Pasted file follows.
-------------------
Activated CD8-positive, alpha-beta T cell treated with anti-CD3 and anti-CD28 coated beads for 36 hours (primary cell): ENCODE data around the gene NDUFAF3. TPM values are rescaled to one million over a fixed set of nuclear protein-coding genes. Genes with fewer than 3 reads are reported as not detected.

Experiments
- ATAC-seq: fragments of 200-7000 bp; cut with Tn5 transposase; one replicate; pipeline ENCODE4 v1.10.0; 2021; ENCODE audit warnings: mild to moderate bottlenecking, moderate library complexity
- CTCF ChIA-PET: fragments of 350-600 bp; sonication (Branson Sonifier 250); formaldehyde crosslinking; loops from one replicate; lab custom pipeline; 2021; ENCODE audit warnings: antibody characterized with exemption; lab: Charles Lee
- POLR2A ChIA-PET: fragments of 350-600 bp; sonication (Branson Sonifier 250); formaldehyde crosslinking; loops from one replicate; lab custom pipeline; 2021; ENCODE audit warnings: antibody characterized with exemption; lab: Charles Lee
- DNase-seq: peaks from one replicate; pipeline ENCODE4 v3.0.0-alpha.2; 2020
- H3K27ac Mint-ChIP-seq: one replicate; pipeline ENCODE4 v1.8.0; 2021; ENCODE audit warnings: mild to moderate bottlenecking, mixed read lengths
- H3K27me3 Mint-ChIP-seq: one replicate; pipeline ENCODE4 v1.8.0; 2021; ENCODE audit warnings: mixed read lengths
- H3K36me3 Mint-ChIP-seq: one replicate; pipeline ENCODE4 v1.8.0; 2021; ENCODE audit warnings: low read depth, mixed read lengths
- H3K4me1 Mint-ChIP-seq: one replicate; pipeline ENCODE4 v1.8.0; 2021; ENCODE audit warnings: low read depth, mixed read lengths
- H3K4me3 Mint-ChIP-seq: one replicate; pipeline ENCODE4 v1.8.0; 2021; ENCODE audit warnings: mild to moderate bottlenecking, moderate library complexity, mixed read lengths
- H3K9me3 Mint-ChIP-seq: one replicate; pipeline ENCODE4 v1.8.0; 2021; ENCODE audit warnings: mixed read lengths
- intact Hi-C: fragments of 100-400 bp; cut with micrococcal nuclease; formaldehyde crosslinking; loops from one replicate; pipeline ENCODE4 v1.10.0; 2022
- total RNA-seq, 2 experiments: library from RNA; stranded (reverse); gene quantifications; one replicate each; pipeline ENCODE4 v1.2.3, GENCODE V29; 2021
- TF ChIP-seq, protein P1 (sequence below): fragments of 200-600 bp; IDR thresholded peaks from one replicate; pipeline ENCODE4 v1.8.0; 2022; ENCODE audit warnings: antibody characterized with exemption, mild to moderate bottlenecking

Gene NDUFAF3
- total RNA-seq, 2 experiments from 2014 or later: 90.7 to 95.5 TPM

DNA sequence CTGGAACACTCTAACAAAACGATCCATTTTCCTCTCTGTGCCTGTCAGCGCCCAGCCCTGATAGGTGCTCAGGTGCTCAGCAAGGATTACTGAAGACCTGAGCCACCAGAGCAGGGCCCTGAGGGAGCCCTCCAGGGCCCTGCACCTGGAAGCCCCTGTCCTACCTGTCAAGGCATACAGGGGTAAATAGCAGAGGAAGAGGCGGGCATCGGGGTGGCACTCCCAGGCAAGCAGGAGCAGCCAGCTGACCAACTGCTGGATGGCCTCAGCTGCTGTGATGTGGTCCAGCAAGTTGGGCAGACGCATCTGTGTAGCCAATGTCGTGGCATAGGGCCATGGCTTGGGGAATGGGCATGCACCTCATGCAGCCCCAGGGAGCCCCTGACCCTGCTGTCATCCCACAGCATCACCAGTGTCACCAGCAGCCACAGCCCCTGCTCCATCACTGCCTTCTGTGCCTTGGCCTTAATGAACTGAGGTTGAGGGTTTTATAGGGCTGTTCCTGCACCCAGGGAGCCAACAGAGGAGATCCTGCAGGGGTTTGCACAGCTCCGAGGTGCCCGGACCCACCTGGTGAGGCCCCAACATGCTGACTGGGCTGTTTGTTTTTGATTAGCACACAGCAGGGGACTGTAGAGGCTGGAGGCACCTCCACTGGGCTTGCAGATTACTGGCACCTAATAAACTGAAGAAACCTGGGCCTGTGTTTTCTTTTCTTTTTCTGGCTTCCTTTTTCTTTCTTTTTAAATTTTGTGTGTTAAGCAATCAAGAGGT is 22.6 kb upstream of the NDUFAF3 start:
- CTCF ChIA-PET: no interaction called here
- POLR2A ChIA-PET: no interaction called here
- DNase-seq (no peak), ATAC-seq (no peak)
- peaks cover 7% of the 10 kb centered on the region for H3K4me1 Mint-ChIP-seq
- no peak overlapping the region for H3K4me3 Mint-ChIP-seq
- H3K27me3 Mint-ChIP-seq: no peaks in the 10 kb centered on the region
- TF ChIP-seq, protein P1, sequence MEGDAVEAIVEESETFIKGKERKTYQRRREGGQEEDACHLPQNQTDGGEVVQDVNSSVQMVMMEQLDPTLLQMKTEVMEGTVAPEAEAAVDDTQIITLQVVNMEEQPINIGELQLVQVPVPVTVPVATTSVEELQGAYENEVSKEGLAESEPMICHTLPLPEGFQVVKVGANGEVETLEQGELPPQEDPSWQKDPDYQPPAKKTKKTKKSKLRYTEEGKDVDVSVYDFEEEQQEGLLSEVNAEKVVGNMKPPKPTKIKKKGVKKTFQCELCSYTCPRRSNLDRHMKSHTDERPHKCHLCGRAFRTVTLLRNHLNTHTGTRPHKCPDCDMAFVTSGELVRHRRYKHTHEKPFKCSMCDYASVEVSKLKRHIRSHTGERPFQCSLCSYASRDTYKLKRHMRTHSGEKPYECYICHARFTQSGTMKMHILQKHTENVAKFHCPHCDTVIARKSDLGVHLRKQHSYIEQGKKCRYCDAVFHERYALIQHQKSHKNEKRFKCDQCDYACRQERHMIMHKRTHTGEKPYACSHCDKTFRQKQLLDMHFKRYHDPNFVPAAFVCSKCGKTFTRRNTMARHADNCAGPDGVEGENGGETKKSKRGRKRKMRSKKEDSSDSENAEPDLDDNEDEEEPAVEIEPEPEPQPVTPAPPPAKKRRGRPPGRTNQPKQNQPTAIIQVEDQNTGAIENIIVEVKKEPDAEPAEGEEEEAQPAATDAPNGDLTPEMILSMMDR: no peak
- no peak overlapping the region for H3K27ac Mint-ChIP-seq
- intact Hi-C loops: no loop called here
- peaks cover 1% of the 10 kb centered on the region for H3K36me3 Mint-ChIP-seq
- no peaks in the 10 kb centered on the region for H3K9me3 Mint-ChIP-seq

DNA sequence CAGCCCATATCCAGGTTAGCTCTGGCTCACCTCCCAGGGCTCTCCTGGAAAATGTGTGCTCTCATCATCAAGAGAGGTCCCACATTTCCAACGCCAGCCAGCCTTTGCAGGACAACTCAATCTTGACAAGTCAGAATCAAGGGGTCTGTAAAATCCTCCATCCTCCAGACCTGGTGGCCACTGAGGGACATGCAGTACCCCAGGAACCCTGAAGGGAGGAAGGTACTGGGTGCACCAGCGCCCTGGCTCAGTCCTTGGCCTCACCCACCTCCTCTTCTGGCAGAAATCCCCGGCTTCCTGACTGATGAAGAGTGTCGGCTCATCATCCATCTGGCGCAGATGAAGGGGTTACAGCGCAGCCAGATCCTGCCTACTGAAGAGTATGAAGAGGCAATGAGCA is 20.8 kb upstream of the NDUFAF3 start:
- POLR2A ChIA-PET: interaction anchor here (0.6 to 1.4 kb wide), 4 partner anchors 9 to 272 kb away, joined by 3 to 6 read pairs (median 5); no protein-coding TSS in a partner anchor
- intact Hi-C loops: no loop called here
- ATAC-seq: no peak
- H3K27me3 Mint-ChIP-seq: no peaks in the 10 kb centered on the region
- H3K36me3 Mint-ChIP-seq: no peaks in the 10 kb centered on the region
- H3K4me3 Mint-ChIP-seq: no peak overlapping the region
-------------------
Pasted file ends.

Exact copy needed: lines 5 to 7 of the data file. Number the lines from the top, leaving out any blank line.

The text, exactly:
- POLR2A ChIA-PET: fragments of 350-600 bp; sonication (Branson Sonifier 250); formaldehyde crosslinking; loops from one replicate; lab custom pipeline; 2021; ENCODE audit warnings: antibody characterized with exemption; lab: Charles Lee
- DNase-seq: peaks from one replicate; pipeline ENCODE4 v3.0.0-alpha.2; 2020
- H3K27ac Mint-ChIP-seq: one replicate; pipeline ENCODE4 v1.8.0; 2021; ENCODE audit warnings: mild to moderate bottlenecking, mixed read lengths